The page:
Wednesday, April 21, 2010

The Immortal Life of Henrietta Lacks (copy)

Henrietta didn’t feel right. She wasn’t exactly sure what was wrong but she had a little knot in her lower abdomen. She had no problem with the pregnancy and birth of her fifth child six months earlier, but this knot was new. As her body returned to its normal size the small lump remained.

At her next check up, Henrietta told the doctor she felt a little lump. During the pelvic examine the doctor found a most unusual nodule. It was rounded like a marble with a shiny purple color. The doctor noted on her chart, “like grape Jello.” Henrietta was right. There was something growing in her stomach.

The year was 1951 and Henrietta’s biopsy was malignant. She rode the bus to John Hopkins Hospital in Baltimore the following week for radium surgery. She did not tell her family she had cancer. Instead she acted like she was off for a weekend with friends.

Before the doctor administered the radium he did a favor for a colleague. George Gey (pronounced Guy) was trying to grow human cells. His office, located in the basement at Hopkins, looked like an industrial kitchen except for the Bunsen burners and large freezers lining the walls full of “blood, placentas, tumor samples, and dead mice.”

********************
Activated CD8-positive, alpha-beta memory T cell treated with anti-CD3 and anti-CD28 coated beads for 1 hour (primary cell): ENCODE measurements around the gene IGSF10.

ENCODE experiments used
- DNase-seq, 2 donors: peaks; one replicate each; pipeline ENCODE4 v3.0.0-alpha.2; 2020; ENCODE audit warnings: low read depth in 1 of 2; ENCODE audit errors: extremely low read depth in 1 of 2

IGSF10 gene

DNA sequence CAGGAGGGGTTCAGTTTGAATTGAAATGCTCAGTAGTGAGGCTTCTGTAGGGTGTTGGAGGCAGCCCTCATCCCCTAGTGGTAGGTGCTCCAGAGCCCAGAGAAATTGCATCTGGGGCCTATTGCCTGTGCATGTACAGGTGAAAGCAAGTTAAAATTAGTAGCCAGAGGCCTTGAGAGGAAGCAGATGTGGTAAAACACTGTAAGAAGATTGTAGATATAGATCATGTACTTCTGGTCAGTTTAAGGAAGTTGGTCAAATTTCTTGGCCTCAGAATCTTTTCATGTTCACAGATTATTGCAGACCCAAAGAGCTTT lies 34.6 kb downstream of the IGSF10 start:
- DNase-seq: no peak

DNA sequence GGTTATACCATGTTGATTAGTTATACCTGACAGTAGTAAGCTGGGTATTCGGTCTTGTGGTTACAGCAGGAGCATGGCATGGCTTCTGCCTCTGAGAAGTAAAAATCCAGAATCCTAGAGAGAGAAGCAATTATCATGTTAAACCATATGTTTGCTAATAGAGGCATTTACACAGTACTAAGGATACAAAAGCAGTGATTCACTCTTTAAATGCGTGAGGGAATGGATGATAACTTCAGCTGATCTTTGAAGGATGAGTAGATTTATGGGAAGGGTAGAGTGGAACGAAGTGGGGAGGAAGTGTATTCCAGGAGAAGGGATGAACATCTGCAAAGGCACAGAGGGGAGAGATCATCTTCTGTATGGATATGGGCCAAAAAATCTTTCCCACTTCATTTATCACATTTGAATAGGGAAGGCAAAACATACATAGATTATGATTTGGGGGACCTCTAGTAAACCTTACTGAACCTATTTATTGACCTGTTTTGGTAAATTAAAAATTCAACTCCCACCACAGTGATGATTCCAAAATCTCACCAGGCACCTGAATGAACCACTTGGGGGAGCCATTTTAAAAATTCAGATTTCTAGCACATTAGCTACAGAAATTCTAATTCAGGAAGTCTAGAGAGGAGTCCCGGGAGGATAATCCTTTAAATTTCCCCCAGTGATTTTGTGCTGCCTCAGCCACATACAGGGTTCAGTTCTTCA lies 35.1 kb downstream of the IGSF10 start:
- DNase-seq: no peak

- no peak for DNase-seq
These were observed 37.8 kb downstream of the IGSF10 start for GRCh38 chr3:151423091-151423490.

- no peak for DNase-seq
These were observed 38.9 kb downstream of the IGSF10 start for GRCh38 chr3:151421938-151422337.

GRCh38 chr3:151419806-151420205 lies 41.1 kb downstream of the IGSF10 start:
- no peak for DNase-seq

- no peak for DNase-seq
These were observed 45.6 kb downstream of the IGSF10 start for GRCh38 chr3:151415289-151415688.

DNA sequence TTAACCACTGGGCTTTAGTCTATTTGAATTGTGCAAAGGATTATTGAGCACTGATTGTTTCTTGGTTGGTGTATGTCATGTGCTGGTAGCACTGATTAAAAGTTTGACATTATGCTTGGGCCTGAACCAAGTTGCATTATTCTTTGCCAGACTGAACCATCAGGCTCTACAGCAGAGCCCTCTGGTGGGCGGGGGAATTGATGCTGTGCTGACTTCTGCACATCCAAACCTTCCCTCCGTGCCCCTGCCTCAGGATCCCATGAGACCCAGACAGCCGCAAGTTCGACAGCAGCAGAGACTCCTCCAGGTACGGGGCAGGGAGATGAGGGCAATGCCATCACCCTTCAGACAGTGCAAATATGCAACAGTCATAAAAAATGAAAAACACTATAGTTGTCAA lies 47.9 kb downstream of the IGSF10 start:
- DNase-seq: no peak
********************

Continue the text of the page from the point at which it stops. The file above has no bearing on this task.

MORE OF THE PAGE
Gey discovered Henrietta’s cells, from her first biopsy, lived through the night and split and multiplied over the weekend. This was not unusual. He had cells that reacted the same way but died by the end of the work week. On a hunch, Gey asked Henrietta’s doctors for more cells just in case this multiplying effect which was still occurring after five days turned into his “immortal” human cell.

Gey was handed a small cup labeled, Henrietta Lacks, full of cancer cells still warm from her body. Those cells became known as HeLa cells and are still growing in mass quantity today. The book, The Immortal Life of Henrietta Lacks, states that if the microscopic cells grown from Henrietta’s original cells were placed side by side they would wrap around the earth three times.

Rebecca Skloot, teacher of creative writing at the University of Memphis, has written a highly readable nonfiction book. Readers will not get bogged down in techy terminology and boring shop talk, this book is pure nonfiction fascination. Unfortunately, Henrietta died within a year but her cells continue to advance science in areas such as gene mapping, in vitro fertilization and cloning.